“I think most people who are not partisan activists prefer pragmatic governance,” O’Connell says. In January, O’Connell predicted that Haslam would be the next governor, and he’d do it by running as the GOP’s answer to conservative Democrat Bredesen. “I think one of the reasons Bredesen was able to win 95 counties so handily is that he exhibited a relatively non-ideological, pragmatic style of governance. I think that that’s the kind of style—from the people that I know in the Knoxville area who have spoken highly of Mayor Haslam’s tenure—that he would deliver to the governor’s mansion.”
“I don’t buy that argument,” Phillips says. “I don’t hear anyone emphatically saying, ‘I want a moderate.’ People say, ‘I want a conservative’ or ‘I want a liberal.’”
Lately, it may be the former, at least judging by recent indicators: a Gallup poll from last month showing that, nationwide, self-identified conservatives outnumber self-identified liberals by a margin of two to one (40 percent to 20 percent, with 36 percent moderate); another Gallup poll released in August, showing 43 percent of Tennessee respondents identified as conservative, 37 percent as moderate, and 17 percent as liberal; the 2008 election of a Republican majority in the state Legislature for the first time since Reconstruction; the recent victory of Republican Pat Marsh over Democrat Ty Cobb in a special election in state House District 62, a traditionally Democratic district; and of course, the popularity of the Tea Party movement in Tennessee.
“Imagine it was 2006 and the race was open, Bredesen wasn’t running. Back then, I think Gibbons could have won,” Phillips says. “He has a strong base in West Tennessee, and if he were able to pick up just a few Middle Tennessee voters, he could have won. Now, with the way the political landscape has changed, I think that if a candidate like Ramsey really gets on board with this state’s conservatives, things that traditionally win elections—a geographic advantage, campaign funding—those things won’t matter, or won’t matter as much. That’s a scenario where I could see Ramsey winning it.”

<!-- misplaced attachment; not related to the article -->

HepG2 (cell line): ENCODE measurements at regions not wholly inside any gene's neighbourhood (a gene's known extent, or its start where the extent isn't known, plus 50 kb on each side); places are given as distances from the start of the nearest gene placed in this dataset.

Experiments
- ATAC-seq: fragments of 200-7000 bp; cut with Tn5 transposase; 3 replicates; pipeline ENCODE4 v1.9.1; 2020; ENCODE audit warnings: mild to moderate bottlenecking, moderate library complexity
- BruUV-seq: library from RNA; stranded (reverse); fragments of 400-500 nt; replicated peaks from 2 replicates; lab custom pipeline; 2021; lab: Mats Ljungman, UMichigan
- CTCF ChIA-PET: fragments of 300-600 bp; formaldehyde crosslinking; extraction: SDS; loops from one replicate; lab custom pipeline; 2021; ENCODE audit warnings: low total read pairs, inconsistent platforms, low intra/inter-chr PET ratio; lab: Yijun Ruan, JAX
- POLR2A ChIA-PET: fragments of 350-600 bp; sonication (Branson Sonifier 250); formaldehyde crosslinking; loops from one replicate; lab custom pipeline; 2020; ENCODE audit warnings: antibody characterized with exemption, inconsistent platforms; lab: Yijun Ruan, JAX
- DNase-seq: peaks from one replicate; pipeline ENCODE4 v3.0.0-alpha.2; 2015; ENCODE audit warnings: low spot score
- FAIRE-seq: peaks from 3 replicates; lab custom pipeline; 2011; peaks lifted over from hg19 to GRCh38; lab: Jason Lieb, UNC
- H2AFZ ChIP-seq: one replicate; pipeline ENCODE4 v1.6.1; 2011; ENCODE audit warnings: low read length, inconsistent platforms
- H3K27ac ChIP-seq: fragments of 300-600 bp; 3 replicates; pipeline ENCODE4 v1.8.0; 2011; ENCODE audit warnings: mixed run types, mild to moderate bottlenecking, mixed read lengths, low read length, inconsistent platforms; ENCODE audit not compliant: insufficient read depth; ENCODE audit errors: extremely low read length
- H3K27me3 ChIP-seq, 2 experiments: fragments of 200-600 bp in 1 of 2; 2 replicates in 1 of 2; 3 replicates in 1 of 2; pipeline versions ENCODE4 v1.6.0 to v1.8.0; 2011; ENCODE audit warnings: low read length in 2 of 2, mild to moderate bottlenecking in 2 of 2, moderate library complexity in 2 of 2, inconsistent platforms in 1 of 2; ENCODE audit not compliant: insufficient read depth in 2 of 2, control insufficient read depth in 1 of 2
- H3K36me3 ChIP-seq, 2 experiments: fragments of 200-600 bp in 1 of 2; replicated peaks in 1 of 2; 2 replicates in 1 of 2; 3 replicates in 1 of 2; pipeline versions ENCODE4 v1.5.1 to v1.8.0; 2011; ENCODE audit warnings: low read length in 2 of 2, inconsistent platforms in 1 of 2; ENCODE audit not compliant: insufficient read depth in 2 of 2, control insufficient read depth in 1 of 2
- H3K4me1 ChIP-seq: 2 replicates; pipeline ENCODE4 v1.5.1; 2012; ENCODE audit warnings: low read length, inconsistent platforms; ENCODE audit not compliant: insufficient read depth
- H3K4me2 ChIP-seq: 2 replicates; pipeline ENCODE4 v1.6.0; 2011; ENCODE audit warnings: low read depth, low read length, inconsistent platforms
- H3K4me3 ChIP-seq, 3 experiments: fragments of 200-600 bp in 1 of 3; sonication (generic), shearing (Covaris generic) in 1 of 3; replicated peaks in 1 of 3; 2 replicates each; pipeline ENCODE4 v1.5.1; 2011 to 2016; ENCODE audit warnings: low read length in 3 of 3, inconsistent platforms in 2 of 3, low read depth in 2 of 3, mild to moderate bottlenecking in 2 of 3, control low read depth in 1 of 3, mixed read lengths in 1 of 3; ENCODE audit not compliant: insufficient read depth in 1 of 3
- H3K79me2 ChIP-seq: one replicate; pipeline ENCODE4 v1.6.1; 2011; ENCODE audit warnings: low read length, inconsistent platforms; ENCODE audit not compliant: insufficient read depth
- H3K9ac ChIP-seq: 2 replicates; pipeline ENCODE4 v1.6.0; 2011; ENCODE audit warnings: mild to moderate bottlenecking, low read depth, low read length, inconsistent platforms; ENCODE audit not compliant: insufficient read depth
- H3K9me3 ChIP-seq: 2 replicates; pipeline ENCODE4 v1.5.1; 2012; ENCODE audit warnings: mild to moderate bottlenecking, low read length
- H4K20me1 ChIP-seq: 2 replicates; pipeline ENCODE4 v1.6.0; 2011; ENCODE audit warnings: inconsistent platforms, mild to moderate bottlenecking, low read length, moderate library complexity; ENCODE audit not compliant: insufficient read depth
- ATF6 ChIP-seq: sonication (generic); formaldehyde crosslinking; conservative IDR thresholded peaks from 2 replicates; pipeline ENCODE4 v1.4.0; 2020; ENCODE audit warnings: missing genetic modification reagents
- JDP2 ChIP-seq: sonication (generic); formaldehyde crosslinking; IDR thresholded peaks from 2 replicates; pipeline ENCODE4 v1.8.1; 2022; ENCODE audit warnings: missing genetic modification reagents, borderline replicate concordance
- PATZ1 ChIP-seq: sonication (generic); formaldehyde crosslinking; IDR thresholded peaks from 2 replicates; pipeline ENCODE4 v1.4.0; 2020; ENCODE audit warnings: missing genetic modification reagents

Still, O’Connell is skeptical.
“It remains to be seen whether I’ll be proven wrong—as to whether what I describe as wingnut Republican politics where it’s much more about leveraging controversial social issues rather than exhibiting pragmatic governance—can win in 2010,” he says.
“I think [running in a primary] takes some getting used to, when you’ve had the luxury of not having had to be particularly political in your governance style,” O’Connell continues. “When he’s been able to focus on just being a quality executive for the city of Knoxville, I don’t think that the first thing that is coming to mind is, ‘How do I respond to questions on abortions? Or how do I respond to, when I was the mayor of the city of Knoxville, fighting crime was one of my top priorities, and I had to make some common-sense choices about how I was going to tackle gun issues?’”
“GUNS ARE AWESOME”
As far as clear evidence that there is a surge of right-wing activism goes, the “2nd or None” Rally at the Outpost Armory in Christiana, Tenn. seems pretty good. Not just that it’s happening at all, but that it, or something like it, is the new norm for weekend gatherings in towns across the state.